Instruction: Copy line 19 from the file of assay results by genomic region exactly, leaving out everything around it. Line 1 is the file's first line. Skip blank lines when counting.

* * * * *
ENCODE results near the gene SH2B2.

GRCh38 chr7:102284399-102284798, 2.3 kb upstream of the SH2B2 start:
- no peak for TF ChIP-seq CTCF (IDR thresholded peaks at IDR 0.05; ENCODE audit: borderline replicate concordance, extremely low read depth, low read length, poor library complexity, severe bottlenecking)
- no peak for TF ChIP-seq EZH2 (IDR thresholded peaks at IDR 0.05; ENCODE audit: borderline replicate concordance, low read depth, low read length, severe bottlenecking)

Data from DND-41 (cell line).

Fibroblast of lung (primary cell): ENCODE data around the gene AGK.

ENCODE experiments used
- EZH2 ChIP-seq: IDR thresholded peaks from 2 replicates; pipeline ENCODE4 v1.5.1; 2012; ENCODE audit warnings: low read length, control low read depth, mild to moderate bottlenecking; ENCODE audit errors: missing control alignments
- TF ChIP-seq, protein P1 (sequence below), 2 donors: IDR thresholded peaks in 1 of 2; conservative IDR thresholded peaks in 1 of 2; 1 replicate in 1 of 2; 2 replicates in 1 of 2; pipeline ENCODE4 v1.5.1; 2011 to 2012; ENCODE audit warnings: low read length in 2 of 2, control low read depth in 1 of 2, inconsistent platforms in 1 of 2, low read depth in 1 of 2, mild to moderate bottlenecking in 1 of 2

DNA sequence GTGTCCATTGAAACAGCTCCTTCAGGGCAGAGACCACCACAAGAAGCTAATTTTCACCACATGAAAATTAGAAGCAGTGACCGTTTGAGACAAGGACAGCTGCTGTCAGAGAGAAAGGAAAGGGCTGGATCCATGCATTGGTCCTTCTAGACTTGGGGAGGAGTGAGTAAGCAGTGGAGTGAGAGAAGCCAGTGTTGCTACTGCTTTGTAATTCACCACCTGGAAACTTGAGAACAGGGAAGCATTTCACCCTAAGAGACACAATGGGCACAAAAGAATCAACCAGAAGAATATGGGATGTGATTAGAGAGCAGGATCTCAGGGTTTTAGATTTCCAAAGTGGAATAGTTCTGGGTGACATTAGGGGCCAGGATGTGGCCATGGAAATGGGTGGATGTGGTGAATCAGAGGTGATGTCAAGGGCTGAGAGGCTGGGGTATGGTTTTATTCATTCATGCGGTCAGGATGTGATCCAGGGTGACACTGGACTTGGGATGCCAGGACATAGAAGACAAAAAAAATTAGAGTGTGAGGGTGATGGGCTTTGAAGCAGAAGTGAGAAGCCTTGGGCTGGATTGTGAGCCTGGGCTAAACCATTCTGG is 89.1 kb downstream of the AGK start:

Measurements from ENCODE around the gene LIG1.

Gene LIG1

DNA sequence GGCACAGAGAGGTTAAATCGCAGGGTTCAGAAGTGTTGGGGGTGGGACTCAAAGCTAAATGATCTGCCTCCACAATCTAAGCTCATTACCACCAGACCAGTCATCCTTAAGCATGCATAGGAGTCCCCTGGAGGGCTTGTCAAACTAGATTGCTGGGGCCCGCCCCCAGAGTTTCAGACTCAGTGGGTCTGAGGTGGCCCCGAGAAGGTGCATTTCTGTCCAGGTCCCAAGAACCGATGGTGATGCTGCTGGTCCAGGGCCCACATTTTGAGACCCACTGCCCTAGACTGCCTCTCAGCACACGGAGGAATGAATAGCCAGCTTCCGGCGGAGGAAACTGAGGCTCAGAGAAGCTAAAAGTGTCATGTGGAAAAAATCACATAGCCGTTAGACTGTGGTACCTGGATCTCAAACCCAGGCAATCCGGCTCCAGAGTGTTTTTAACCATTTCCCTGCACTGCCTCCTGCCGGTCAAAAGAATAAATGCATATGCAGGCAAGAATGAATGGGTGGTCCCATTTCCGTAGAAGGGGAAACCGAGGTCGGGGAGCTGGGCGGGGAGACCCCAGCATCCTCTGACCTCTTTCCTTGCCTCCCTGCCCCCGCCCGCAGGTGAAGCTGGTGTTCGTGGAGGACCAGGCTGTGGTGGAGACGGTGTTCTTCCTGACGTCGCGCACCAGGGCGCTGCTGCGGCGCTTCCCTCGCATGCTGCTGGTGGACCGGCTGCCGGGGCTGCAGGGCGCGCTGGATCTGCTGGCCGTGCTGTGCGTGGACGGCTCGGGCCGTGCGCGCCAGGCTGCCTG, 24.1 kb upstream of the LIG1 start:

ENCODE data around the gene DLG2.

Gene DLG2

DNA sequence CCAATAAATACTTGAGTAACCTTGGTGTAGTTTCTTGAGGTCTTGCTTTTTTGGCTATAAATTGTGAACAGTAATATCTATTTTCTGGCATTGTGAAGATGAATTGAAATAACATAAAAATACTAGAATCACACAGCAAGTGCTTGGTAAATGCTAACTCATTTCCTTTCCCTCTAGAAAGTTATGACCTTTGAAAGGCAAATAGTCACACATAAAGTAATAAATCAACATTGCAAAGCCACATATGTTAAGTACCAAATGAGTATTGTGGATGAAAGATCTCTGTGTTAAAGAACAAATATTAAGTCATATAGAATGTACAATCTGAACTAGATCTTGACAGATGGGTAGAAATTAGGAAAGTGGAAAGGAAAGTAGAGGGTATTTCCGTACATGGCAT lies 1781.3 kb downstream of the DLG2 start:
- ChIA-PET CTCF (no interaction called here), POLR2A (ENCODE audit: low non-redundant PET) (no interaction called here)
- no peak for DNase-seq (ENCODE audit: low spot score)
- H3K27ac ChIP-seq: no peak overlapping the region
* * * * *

- H3K27ac ChIP-seq: no peak overlapping the region